Taittinger Champagne may have roots which are almost 300 years old, but that long history doesn’t mean it still isn’t capable of a few surprises. Here are just a few of the things you may not know about Taittinger.

 

1. James Bond described it as the best wine in the world

Bond may be famous for drinking Martini, shaken, not stirred. But, it would seem 007 actually prefers Taittinger. The brand is Bond’s favourite Champagne in the Ian Fleming novels, and features prominently in the movie From Russia With Love. Sean Connery’s Bond cools a bottle of Taittinger in the sea, lifting it from the water by pulling a string. Later in the film, Bond drinks Taittinger during dinner on the Orient Express.

 

2. It was taken home by celebrities at the BAFTAs

Whether the stars of the big and small screen took home an award at this year’s British Academy of Film and Television Arts (BAFTA) ceremony or not, they didn’t leave empty handed. Not only were A-listers served with exclusive BAFTA labelled magnums of Champagne Taittinger Brut Réserve, but they were also given bottles of Taittinger to take home in their goodie bags.

 

3. Taittinger growers are heading to Kent

While sparkling wine must be grown in the Champagne region of France to call itself Champagne, England is set to benefit from Taittinger’s expertise after the Champagne producer bought more than 170 acres of land in Kent. The plan is to plant chardonnay, pinot noir and pinot meunier grapes at Stone Stile Farm, near Canterbury. Nearly 100 acres of the former apple farm will be given over to wine production in chalky, south-facing soil. The new wine is set to be called Domaine Evremond.

 

4. Its flavours are unique

Taittinger stands out among other Champagne brands because of the high proportion of chardonnay grapes it uses in its non-vintage wines. This, combined with three years of ageing, gives Taittinger Brut Réserve delicately balanced flavours of fresh fruit and honey, along with a brilliant golden yellow hue.

 

 5. Caves for cuvées

Taittinger has found the perfect place to age its Champagne. The Crayéres of Reims are chalk caves, originally dug out by the Romans. They were discovered at the start of the 18th century and are now used by Taittinger to age its prestige cuvées in four kilometres of cave netwok. You can even take a tour of the caves and combine with a wine tasting.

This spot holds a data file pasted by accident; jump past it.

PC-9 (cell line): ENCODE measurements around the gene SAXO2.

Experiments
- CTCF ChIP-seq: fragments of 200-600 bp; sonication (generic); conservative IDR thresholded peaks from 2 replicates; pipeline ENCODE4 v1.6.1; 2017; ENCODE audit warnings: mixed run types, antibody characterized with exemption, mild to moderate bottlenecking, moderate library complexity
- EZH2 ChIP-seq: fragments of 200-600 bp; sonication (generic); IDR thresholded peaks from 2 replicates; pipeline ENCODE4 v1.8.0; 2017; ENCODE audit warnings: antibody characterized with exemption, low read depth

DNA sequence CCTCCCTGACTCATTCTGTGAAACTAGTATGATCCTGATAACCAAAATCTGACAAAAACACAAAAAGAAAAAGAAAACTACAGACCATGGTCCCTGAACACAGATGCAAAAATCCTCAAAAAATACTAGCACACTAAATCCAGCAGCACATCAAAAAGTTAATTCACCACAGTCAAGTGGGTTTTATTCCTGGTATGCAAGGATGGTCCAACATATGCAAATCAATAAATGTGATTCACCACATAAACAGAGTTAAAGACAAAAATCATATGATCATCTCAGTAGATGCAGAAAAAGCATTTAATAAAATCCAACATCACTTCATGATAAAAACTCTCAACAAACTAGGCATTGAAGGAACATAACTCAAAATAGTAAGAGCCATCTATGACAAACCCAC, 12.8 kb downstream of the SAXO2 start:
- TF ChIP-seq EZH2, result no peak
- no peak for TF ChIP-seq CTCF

6. Fit for a president

The president of Taittinger Champagne Pierre-Emmanual Taittinger said he planned to run as a candidate in the French presidential election in 2017 before saying a personal event a week later meant he had changed his mind. But, even if he does stand down from his role at Taittinger, there’s still plenty of expertise within the family to keep wine production at its best. His daughter Vitalie is in charge of growing the brand, while her younger brother Clovis looks after exports.

 

7. The largest bottle in the world

Taittinger designed the largest bottle of Champagne ever made and called it a Sovereign. The bottle was especially made to launch the ship the Sovereign of the Seas. Because the ship was, as the time, the largest cruise ship in the world, Taittinger made the largest bottle of Champagne in the world. It was so big, a steel bar was fixed to the hull of the ship to prevent it from creating a dent upon impact.

 

8. Religious roots

If it wasn’t for Benedictine monks Taittinger might not exist. When it was originally founded by wealthy textile merchant Jacques Fourneaux in 1734, the house of Taittinger was known as Forest-Fourneaux. He worked with local Benedictine monks who showed him how to produce still and sparkling wines. The Taittingers were a family of wine merchants who bought the wine house in 1932.

 

9. The wine of sportsmen

Taittinger has strong sporting connections. It was chosen as the official Champagne at the Fifa World Cup in Brazil. It created special commemorative boxes featuring hologram footballs. Unfortunately for Taittinger, however, it couldn’t shout about this union within France because of the country’s strict rules over promoting alcohol.

 

10. Sweet enough?

Champagne is thought of as a bone dry drink. But Taittinger’s Nocturne Sec offers something out of the ordinary. Older style Champagnes had a fair bit of sweetness in them and Nocturne Sec gives a nod to traditional styles while still remaining modern. It’s fortified with cane sugar, so you get a smoother, creamier feel on the palate with raisin and syrup flavours. It’s proves Champagne isn’t just an aperitif as this is a lovely choice for fruit puddings.